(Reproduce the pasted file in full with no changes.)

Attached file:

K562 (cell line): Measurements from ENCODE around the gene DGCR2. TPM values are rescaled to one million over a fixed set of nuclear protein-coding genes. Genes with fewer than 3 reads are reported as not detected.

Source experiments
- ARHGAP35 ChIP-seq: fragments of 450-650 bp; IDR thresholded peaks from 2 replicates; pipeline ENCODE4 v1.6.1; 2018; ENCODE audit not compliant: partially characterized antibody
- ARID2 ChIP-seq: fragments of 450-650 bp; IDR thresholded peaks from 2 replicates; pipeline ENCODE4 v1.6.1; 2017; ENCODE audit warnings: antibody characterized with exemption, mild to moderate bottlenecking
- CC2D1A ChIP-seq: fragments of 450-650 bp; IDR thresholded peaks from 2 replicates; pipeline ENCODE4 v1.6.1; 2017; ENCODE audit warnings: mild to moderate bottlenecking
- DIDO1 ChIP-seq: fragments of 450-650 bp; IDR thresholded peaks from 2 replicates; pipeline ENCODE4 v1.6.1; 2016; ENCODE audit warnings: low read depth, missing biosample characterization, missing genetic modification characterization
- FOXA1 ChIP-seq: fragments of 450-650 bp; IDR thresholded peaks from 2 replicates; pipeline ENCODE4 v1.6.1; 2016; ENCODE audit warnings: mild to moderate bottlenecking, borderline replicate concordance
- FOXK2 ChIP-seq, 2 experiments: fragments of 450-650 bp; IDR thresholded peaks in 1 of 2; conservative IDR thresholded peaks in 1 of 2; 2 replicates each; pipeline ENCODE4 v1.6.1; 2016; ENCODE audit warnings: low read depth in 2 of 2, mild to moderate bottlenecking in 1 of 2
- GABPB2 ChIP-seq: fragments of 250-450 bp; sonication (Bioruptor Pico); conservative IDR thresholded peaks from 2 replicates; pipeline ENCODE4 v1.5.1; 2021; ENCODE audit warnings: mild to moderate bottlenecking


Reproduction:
K562 (cell line): Measurements from ENCODE around the gene DGCR2. TPM values are rescaled to one million over a fixed set of nuclear protein-coding genes. Genes with fewer than 3 reads are reported as not detected.

Source experiments
- ARHGAP35 ChIP-seq: fragments of 450-650 bp; IDR thresholded peaks from 2 replicates; pipeline ENCODE4 v1.6.1; 2018; ENCODE audit not compliant: partially characterized antibody
- ARID2 ChIP-seq: fragments of 450-650 bp; IDR thresholded peaks from 2 replicates; pipeline ENCODE4 v1.6.1; 2017; ENCODE audit warnings: antibody characterized with exemption, mild to moderate bottlenecking
- CC2D1A ChIP-seq: fragments of 450-650 bp; IDR thresholded peaks from 2 replicates; pipeline ENCODE4 v1.6.1; 2017; ENCODE audit warnings: mild to moderate bottlenecking
- DIDO1 ChIP-seq: fragments of 450-650 bp; IDR thresholded peaks from 2 replicates; pipeline ENCODE4 v1.6.1; 2016; ENCODE audit warnings: low read depth, missing biosample characterization, missing genetic modification characterization
- FOXA1 ChIP-seq: fragments of 450-650 bp; IDR thresholded peaks from 2 replicates; pipeline ENCODE4 v1.6.1; 2016; ENCODE audit warnings: mild to moderate bottlenecking, borderline replicate concordance
- FOXK2 ChIP-seq, 2 experiments: fragments of 450-650 bp; IDR thresholded peaks in 1 of 2; conservative IDR thresholded peaks in 1 of 2; 2 replicates each; pipeline ENCODE4 v1.6.1; 2016; ENCODE audit warnings: low read depth in 2 of 2, mild to moderate bottlenecking in 1 of 2
- GABPB2 ChIP-seq: fragments of 250-450 bp; sonication (Bioruptor Pico); conservative IDR thresholded peaks from 2 replicates; pipeline ENCODE4 v1.5.1; 2021; ENCODE audit warnings: mild to moderate bottlenecking